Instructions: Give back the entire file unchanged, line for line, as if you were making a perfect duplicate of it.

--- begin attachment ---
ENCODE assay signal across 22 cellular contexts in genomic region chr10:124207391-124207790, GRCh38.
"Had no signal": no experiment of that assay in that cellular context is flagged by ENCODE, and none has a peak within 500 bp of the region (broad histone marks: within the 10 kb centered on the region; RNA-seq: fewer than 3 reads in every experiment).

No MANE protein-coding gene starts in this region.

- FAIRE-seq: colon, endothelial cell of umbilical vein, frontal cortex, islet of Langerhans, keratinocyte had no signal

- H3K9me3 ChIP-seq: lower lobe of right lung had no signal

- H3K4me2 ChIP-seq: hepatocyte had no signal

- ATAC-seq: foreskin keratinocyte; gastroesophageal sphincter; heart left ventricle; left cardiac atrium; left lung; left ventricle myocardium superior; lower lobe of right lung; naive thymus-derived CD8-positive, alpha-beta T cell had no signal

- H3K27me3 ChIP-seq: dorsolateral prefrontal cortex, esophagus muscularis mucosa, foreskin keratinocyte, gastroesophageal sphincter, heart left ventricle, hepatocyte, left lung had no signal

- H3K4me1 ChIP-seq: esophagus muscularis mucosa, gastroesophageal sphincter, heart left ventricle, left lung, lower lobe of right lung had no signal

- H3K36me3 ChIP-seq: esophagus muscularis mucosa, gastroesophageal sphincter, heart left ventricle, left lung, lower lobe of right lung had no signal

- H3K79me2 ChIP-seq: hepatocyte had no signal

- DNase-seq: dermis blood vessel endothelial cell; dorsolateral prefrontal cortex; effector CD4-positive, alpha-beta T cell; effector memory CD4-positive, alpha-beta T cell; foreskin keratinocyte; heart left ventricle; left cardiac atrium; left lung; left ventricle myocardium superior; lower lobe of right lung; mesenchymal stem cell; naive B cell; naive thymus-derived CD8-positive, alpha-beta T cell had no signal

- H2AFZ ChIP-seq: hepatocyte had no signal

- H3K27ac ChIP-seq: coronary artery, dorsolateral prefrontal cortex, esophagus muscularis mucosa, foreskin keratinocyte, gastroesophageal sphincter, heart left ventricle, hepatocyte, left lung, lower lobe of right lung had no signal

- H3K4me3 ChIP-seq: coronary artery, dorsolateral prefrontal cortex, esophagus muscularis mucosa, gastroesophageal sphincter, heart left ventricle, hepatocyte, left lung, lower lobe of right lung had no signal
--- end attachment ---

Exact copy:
ENCODE assay signal across 22 cellular contexts in genomic region chr10:124207391-124207790, GRCh38.
"Had no signal": no experiment of that assay in that cellular context is flagged by ENCODE, and none has a peak within 500 bp of the region (broad histone marks: within the 10 kb centered on the region; RNA-seq: fewer than 3 reads in every experiment).

No MANE protein-coding gene starts in this region.

- FAIRE-seq: colon, endothelial cell of umbilical vein, frontal cortex, islet of Langerhans, keratinocyte had no signal

- H3K9me3 ChIP-seq: lower lobe of right lung had no signal

- H3K4me2 ChIP-seq: hepatocyte had no signal

- ATAC-seq: foreskin keratinocyte; gastroesophageal sphincter; heart left ventricle; left cardiac atrium; left lung; left ventricle myocardium superior; lower lobe of right lung; naive thymus-derived CD8-positive, alpha-beta T cell had no signal

- H3K27me3 ChIP-seq: dorsolateral prefrontal cortex, esophagus muscularis mucosa, foreskin keratinocyte, gastroesophageal sphincter, heart left ventricle, hepatocyte, left lung had no signal

- H3K4me1 ChIP-seq: esophagus muscularis mucosa, gastroesophageal sphincter, heart left ventricle, left lung, lower lobe of right lung had no signal

- H3K36me3 ChIP-seq: esophagus muscularis mucosa, gastroesophageal sphincter, heart left ventricle, left lung, lower lobe of right lung had no signal

- H3K79me2 ChIP-seq: hepatocyte had no signal

- DNase-seq: dermis blood vessel endothelial cell; dorsolateral prefrontal cortex; effector CD4-positive, alpha-beta T cell; effector memory CD4-positive, alpha-beta T cell; foreskin keratinocyte; heart left ventricle; left cardiac atrium; left lung; left ventricle myocardium superior; lower lobe of right lung; mesenchymal stem cell; naive B cell; naive thymus-derived CD8-positive, alpha-beta T cell had no signal

- H2AFZ ChIP-seq: hepatocyte had no signal

- H3K27ac ChIP-seq: coronary artery, dorsolateral prefrontal cortex, esophagus muscularis mucosa, foreskin keratinocyte, gastroesophageal sphincter, heart left ventricle, hepatocyte, left lung, lower lobe of right lung had no signal

- H3K4me3 ChIP-seq: coronary artery, dorsolateral prefrontal cortex, esophagus muscularis mucosa, gastroesophageal sphincter, heart left ventricle, hepatocyte, left lung, lower lobe of right lung had no signal